My great-aunt was named Rena, which is Hebrew, and it was anglicized to Irene.
posted by amro at 7:46 PM on March 10, 2010


Rena sounds like Irene and apparently means "peace" in one of the places I saw (maybe because of an association with Irene?). In other places, it looks like it means "a joyous song."

Ilana refers to a tree.

Idra is an Aramaic name, which is a Semitic language from the Canaanite family like Hebrew. It would fit the "same first letter" idea; it means "fig tree"

If you're set on Hebrew because of the connection to one or both sides of the family, how about looking at the country your families came from for inspiration, like (wild, stereotypical guess here) Poland, Russia or Germany?
posted by Madamina at 7:57 PM on March 10, 2010


Reena?
posted by pseudostrabismus at 8:04 PM on March 10, 2010


Might be too literal, but I know an Israeli girl named Irin. She pronounces it "Ur-wren". At least one source thinks it's Hebrew and means peace.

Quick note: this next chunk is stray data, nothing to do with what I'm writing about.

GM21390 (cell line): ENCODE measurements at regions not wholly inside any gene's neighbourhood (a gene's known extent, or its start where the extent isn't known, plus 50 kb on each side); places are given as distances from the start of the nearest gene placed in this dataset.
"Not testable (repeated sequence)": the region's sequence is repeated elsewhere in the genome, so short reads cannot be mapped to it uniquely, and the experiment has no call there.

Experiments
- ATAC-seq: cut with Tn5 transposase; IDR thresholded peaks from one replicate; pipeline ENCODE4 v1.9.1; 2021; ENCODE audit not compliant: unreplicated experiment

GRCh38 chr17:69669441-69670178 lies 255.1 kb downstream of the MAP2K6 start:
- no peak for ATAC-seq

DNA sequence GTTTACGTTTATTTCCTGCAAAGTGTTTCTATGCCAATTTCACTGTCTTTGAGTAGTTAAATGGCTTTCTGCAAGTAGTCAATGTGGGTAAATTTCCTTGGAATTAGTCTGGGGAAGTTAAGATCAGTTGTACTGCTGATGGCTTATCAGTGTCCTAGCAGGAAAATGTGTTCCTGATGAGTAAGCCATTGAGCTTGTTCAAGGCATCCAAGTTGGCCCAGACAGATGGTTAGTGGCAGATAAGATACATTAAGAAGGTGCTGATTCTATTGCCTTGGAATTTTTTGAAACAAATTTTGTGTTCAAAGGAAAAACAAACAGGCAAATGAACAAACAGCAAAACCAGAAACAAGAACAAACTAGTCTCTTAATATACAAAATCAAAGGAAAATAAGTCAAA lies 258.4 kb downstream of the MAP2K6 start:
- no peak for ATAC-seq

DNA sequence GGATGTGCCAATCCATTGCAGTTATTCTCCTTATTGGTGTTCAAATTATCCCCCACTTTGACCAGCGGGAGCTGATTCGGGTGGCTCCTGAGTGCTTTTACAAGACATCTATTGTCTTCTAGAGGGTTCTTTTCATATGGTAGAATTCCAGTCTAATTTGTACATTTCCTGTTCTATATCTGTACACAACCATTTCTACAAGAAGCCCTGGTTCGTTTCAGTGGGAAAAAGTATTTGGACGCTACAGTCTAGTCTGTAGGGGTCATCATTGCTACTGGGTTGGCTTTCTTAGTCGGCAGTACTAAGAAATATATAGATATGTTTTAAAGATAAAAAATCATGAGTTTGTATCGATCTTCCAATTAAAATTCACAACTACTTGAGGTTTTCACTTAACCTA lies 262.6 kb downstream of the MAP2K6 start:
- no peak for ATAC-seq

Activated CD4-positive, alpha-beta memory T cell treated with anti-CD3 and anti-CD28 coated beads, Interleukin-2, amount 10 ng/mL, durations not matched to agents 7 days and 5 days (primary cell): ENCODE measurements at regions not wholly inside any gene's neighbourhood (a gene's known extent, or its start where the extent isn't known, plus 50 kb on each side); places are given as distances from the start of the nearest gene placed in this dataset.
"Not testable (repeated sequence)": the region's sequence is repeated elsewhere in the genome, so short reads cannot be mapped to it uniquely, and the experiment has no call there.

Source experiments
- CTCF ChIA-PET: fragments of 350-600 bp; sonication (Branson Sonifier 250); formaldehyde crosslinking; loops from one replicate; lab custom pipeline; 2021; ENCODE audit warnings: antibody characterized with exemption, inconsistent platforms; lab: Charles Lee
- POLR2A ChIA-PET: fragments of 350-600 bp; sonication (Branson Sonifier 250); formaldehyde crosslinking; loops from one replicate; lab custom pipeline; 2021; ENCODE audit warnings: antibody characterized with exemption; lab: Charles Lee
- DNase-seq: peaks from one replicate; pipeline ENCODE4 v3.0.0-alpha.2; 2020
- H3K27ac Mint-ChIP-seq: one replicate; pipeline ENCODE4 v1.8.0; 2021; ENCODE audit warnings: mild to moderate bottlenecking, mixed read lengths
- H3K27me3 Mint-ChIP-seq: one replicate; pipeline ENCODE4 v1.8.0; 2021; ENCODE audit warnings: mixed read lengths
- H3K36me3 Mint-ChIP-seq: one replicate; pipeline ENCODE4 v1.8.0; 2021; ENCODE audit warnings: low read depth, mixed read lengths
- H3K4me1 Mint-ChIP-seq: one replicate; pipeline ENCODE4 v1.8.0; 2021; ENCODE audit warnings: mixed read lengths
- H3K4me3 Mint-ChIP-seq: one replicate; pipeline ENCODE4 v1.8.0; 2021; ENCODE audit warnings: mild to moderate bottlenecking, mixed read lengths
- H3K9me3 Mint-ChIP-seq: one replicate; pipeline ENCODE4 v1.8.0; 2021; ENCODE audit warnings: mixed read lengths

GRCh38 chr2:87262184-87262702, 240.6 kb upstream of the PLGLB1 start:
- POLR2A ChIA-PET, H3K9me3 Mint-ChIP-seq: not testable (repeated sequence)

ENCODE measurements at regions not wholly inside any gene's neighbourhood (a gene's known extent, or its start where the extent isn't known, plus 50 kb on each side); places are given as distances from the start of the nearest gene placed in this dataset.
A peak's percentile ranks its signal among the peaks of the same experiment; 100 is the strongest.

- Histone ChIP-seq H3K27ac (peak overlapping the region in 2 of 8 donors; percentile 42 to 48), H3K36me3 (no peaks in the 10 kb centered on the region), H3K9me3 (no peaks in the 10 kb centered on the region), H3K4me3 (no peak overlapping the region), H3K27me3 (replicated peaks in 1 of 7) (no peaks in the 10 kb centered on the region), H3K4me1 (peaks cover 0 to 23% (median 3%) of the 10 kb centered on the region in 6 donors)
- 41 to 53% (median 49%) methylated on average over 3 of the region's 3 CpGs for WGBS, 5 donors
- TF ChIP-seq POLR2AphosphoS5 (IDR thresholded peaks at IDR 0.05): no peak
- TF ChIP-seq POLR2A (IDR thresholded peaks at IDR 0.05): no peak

posted by snickerdoodle at 8:12 PM on March 10, 2010


I think the traditional Jewish thing to do is to use a name with the same first letter (so my dad is Ira, his cousin is Irwin, a really unfortunate cousin is named Iran, all named after an Isaac)...

Also, just my two cents...please don't give your child a name that is super hard to pronounce/spell in your country/language (I'm going to assume USA/English)...unique names are awesome, but if it's too unusual she's going to spend her whole life correcting people!
posted by radioamy at 8:38 PM on March 10, 2010


I think the traditional Jewish thing to do is to use a name with the same first letter (so my dad is Ira, his cousin is Irwin, a really unfortunate cousin is named Iran, all named after an Isaac)...

I'm Jewish and that's how it's done in my family. In fact, my middle name is Irene - for my dad's father, whose name was Irving.
posted by SisterHavana at 9:02 PM on March 10, 2010


rena (also commonly spelled rina) strikes me as a good fit. It means some synonym of "joy" (not peace or a song).
posted by milestogo at 9:20 PM on March 10, 2010